TiECon Pune 2018: Corporate values made TCS what it is today, says FC Kohli
The highlight of TiECon Pune 2018 undoubtedly was the session with the legendary FC Kohli, former managing director and chief executive officer of Tata Consultancy Services (TCS), and Ishaat Hussain, former chief financial officer of TCS.
At 94, Kohli needed no help to walk up the stage and more importantly, he recalled the minutest details of how TCS was set up and grew to be the multibillion-dollar giant that it is today.
“The transistor came to India in 1949-50 and in 1968, we at the Tata’s started using a computer to manage the grid in 1968. Today, you get power in your homes because of the computer the Tatas built in 1968,” he said.
What made TCS a great company, according to Kohli, was the corporate values. “In those days, people worked for the country; that was foremost on our minds. Even so, in those days former Prime Minister Indira Gandhi was against computers. So we did the next best thing; we exported our work.” That is how the TCS story began.
“We hired freshers and trained them. Our training programmes were so thorough that we were almost like a university.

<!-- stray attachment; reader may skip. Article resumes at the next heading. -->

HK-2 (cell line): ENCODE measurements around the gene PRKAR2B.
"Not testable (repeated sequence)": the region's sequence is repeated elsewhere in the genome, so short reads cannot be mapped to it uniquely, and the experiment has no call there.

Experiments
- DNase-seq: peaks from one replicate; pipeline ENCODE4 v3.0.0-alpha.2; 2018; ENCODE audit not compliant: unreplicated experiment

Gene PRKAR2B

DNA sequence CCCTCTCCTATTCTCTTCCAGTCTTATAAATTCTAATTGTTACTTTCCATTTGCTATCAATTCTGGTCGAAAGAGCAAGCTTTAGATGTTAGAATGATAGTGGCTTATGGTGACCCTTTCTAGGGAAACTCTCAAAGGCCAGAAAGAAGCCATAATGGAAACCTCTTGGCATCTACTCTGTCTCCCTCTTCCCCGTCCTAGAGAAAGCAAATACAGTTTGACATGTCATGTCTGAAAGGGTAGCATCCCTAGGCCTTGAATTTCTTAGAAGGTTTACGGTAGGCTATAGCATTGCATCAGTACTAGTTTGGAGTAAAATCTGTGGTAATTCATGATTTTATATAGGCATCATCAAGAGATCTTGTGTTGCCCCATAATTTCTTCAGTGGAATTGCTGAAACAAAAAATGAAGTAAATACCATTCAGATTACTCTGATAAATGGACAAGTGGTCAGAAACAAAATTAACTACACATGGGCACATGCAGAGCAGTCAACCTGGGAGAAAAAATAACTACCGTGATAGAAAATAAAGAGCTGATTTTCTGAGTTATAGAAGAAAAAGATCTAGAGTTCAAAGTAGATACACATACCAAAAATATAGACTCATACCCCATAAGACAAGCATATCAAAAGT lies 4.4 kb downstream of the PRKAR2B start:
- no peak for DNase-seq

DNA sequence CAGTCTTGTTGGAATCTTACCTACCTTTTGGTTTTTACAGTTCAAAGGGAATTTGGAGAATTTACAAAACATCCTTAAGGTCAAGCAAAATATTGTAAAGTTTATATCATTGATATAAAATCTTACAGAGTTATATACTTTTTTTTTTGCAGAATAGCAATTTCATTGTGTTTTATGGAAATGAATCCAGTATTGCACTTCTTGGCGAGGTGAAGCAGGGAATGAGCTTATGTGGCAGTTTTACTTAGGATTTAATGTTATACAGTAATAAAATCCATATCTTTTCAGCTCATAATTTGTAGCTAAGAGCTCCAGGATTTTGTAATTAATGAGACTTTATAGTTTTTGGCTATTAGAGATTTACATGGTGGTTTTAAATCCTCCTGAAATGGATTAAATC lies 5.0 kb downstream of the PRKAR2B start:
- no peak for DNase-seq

“At TCS, we started an Adult Literacy Programme where we developed a software that would teach people to read a newspaper, albeit slowly, in their mother tongue,” Kohli added.
The software was developed in 10 languages and handed over to the government, Kohli said, adding that nothing happened for the next 15 years.
Kohli said, “My point is that if people in France can use French to talk to their computers, why can’t we use Indian languages. Can you imagine the benefits of a computerised society?”
Despite his age, Kohli is far from retired. “When I gave up TCS about 15 years ago, the Tatas asked me what I would need. I asked for a secretary, space and all library access.”
He now works with universities to ensure that the level of education gets better and better. Ishaat Hussain spoke about the financial aspects of the TCS initial public offer (IPO).
“I was a man from manufacturing and was used to companies asking for money. However, at TCS, it was the reverse. We kept giving money. When we went public, it was after Infosys and at that time Infosys was 80% the size of TCS. Today, TCS is 2.5 times the size of Infosys,” said Hussain.
He believes that offering ESOPs (employee stock ownership plan) which is a popular means of employee retention is a bad idea. Hussain said that employee stock ownership plans lead to unintended consequences such as propagating short-termism, aberrant behaviour in keeping stock prices up and loss of focus.
Talking about the value system of the Tata group, Hussain said that, “We believe that profit is the outcome of the business, not the objective. While it is important to make money it should not become an obsession.
“You need oxygen to breathe but you don’t live for it. Two, it is important to make money but how you make it is even more important. Three what you do with the money you make is also important.” He stressed that TCS used its money to put it back in the business, to reward all stakeholders and lastly give it back to the people.